I hope that breeders and those with any interest in behavioral issues in Nihon Ken are following and taking notice of Dr. Yukari Takeuchi’s work (武内 ゆかり, DVM, PhD). Takeuchi is at the University of Tokyo’s Laboratory of Ethology, and has done extensive research on genetic linkages and manifestations of aggression by breeds, with special attention to native Japanese breeds like the Akita and Shiba Inu.
In a 2006 report surveying a broad range of breeds, “A Comparison of the Behavioral Profiles of Purebred Dogs in Japan to Profiles of those in the United States and the United Kingdom,” Shiba were found to be ranked higher than average in aggressive behavior towards other dogs, watchdog barking, territorial defense, and snapping at children. They were clustered in a group known to have “high aggression, high reactivity, and medium trainability” along with the likes of Pomeranians, American Cocker Spaniels, Yorkshire Terriers, Irish Setters, Maltese, Pugs, Mini Schnauzers, Mini Dachshund, and others. The tag “medium trainability” says to me that Shibas may potentially have these unfavorable behaviors trained out of them, bringing home the point that socialization is key.
In another article from 2009, “Association analysis between canine behavioural traits in the Shiba Inu and genetic polymorphisms,” (Takeuchi Y, Kaneko F, Hashizume C, Masuda K, Ogata N, Maki T, Inoue-Murayama M, Hart BL, Mori Y, Animal Genetics 40: 616-622), what I understood was that there are tentative causal links between certain genes and Shiba aggression. However, because there are many social factors that contribute to aggression, as well as many ways to define aggression, more research needs to be done.
It was also noted that the Shibas surveyed were all from Japan, where many are still kept as watchdogs, particularly in rural areas. In such cases, certain types of “aggression” as noted in the 2006 study are favorably linked to their function.
In the meantime:
The reasons and motivations for having dogs vary from owner to owner; some want a watchdog for security while others desire a companion for family members. If veterinarians working at clinics know the behavioral profiles of purebred dogs and the tendencies in gender differences shown in this  study, they can more appropriately advise prospective owners. This can facilitate a better quality of human-animal bond and perhaps prevent behavioral problems due to a mismatch between dogs and owners. In addition, veterinarians should inform potential owners of the importance of understanding the pedigree line within a breed, the behavior of the dam, sire, and siblings from previous litters, and the early environment during the socialization period, as has been repeatedly emphasized in previous studies (p. 7 of the 2006 study).
Takeuchi seems to consider veterinarian expertise the first line of defense against uninformed dog owners acquiring a potentially volatile breed. This statement stems from his methodology, wherein he asked veterinarians to answer based on their familiarity with the breeds surveyed, instead of breeders and purebred dog owners. In practice, I doubt most owners consult with a veterinarian before bringing home their dog; you usually get the dog first, then bring him to the vet. But his very efforts to find a genetic basis for aggression is intriguing nevertheless. If such a clear, direct genetic factor could be located, this would put a lot more weight on the selective breeding of purebred dogs, as well as throw open a whole set of related cultural issues on why breeders select for the temperaments and the individual dogs that they do.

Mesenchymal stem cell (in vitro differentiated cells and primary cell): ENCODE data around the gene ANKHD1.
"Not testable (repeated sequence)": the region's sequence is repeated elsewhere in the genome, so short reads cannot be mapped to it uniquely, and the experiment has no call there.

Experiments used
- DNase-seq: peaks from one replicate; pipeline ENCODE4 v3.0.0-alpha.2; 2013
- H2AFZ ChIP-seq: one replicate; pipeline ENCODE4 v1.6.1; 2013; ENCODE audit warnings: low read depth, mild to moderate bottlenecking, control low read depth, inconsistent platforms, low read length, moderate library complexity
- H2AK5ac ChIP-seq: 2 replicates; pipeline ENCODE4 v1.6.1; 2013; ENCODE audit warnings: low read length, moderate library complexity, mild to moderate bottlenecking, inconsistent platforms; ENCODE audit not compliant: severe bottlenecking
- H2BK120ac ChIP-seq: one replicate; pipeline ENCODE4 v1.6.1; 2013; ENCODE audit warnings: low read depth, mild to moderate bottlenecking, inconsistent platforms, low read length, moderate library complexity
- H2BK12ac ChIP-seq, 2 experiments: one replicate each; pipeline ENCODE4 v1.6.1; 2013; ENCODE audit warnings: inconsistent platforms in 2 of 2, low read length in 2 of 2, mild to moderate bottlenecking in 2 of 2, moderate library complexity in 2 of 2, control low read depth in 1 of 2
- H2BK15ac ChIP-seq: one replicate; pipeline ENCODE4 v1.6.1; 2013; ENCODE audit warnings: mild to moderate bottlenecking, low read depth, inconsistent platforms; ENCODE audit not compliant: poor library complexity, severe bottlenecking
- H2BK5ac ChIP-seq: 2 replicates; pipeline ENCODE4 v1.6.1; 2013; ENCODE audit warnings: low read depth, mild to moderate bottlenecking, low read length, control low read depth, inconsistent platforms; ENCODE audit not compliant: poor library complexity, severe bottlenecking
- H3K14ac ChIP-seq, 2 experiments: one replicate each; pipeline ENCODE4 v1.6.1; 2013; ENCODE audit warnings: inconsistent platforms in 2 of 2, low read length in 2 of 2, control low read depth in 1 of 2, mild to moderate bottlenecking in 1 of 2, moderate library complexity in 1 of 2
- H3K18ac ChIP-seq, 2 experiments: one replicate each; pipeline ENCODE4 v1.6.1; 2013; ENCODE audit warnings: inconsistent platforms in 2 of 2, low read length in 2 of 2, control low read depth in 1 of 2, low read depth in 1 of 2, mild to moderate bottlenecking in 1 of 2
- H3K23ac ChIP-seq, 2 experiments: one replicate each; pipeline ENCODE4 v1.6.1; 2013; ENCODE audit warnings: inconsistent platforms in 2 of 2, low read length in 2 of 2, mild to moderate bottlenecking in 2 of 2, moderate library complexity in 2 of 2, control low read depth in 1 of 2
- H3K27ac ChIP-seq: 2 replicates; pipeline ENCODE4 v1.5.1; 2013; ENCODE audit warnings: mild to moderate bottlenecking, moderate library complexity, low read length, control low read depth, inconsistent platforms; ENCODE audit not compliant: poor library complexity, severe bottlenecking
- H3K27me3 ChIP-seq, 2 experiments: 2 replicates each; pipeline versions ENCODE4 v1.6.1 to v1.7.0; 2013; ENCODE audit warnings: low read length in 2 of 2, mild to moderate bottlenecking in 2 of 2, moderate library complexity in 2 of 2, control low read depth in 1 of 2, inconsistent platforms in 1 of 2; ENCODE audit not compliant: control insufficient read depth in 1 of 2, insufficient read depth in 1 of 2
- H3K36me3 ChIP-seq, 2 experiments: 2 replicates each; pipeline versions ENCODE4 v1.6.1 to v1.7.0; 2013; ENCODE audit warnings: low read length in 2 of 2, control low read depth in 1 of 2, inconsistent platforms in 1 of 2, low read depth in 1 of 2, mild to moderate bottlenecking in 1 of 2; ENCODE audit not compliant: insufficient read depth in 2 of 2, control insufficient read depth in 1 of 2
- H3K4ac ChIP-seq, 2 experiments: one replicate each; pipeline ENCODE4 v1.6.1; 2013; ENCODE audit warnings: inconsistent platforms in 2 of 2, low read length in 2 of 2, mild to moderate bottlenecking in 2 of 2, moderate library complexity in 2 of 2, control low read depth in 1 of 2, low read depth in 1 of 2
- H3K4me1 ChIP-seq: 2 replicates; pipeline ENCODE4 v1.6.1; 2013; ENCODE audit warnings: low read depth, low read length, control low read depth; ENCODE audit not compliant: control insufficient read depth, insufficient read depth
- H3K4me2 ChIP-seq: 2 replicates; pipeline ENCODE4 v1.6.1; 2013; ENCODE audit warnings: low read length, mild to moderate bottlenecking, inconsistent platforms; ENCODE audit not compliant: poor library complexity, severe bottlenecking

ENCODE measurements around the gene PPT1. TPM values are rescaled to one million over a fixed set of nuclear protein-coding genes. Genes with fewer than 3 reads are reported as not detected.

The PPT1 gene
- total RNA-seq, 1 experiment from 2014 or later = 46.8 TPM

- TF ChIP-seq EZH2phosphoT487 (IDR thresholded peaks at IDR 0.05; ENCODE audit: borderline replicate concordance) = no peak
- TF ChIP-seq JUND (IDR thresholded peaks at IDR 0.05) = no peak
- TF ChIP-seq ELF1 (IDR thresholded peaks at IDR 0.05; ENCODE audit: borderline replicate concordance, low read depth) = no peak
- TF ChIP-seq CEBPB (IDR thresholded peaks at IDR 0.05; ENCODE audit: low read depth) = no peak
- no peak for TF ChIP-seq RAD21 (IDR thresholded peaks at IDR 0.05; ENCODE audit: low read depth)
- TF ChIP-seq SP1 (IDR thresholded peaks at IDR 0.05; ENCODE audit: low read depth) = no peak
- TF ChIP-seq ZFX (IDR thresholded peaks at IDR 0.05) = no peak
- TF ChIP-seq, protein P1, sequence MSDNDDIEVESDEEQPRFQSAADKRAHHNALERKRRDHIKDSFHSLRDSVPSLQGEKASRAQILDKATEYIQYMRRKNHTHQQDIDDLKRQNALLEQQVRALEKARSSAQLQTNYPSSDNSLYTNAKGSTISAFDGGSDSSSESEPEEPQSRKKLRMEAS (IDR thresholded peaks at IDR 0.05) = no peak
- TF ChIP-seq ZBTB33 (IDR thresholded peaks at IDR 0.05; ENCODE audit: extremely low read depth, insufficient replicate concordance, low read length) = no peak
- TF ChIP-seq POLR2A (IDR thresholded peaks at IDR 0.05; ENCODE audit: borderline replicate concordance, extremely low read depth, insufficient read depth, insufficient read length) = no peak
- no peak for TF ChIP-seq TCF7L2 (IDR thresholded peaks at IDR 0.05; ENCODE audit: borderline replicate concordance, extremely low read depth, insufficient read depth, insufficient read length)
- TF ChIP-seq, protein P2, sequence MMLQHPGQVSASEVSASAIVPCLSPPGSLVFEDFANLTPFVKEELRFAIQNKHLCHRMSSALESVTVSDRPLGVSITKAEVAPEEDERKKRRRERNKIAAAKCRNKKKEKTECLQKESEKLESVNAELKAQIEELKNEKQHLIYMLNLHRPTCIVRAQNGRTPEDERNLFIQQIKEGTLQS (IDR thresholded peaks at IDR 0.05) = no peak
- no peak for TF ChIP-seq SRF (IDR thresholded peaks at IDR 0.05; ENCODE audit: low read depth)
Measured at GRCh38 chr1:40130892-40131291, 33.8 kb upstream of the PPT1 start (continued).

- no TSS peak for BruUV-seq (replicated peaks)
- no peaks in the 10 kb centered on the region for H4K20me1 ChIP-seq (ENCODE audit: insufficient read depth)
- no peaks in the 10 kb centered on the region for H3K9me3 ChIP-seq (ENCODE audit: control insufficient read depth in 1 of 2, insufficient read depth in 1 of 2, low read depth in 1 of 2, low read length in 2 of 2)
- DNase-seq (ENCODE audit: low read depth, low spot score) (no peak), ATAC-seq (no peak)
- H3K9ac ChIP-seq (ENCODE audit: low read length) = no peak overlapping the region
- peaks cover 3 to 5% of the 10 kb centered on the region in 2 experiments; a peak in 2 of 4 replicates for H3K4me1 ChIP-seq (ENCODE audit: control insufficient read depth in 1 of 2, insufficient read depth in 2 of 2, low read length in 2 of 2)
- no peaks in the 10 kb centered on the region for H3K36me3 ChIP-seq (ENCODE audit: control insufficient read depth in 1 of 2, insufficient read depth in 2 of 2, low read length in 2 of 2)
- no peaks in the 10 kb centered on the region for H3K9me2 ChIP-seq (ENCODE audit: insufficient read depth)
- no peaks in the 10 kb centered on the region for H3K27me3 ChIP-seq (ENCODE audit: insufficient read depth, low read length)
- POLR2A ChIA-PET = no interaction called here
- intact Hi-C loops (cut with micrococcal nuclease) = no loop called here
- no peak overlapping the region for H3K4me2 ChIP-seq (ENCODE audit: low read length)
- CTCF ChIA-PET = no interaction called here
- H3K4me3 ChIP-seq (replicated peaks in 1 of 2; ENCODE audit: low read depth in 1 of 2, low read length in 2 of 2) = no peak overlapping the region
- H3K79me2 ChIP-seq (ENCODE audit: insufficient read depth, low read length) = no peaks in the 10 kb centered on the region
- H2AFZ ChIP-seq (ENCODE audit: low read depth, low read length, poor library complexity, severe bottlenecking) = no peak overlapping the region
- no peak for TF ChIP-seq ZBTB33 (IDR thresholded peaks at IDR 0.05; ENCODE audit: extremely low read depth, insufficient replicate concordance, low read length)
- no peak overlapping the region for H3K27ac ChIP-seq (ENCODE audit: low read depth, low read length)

I also find it interesting that a number of breeds considered to be “highly aggressive” also rank relatively highly on the Michigan State University’s charts for breeds at risk for thyroid disorders. Specifically, I’m looking at Maltese (#9, 16.5% autoimmune thyroiditis), Beagles (#10, 16.5%), Dalmatians (#11, 16.3%), Cocker Spaniels (#13, 15.7%), Irish Setters (#25, 12.6%), all grouped in the same cluster as Shiba Inu. In another cluster of dogs with “high aggression, low reactivity, high trainability,” there are breeds like the Boxer (#6, 18%.0), Great Dane (#36, 10.1%), Akita (#46, 8.6%), and Doberman Pinscher (#50, 8.4%). A lot of the smaller breeds rank pretty far down the list, like Yorkies and Pomeranians, which matches what I understand about hypothyroidism usually affecting medium to large-sized dogs.
But the notable overlaps make me wonder if a statistical correlation between breeds documented to be “aggressive” and thyroid disorders could be made even clearer by someone else with more rigorous analytical methods. While there is a lot of online and anecdotal information about hypothyroidism as an underlying factor contributing to aggression and behavioral changes in dogs (I’m thinking in particular about the work of Dr. Jean Dodds who presented her findings at the 1996 International Symposium on Canine Hypothyroidism), American DVMs seem to downplay the link between hypothyroidism and aggression, and there hasn’t been much published information in peer-reviewed journals echoing Jean Dodd’s findings.
Considering that 1996 wasn’t that long ago, in my mind, and that was the first (and only!) large-scale conference on canine hypothyroidism to have appeared in my searches, I bet more work can still be done. I just hope the specialists are talking to each other, and not content to let endocrinologists do their own thing, while ethologists do their own thing, and dermatologists and neurologists and hematologists and so forth are not limiting themselves to the information immediately at hand.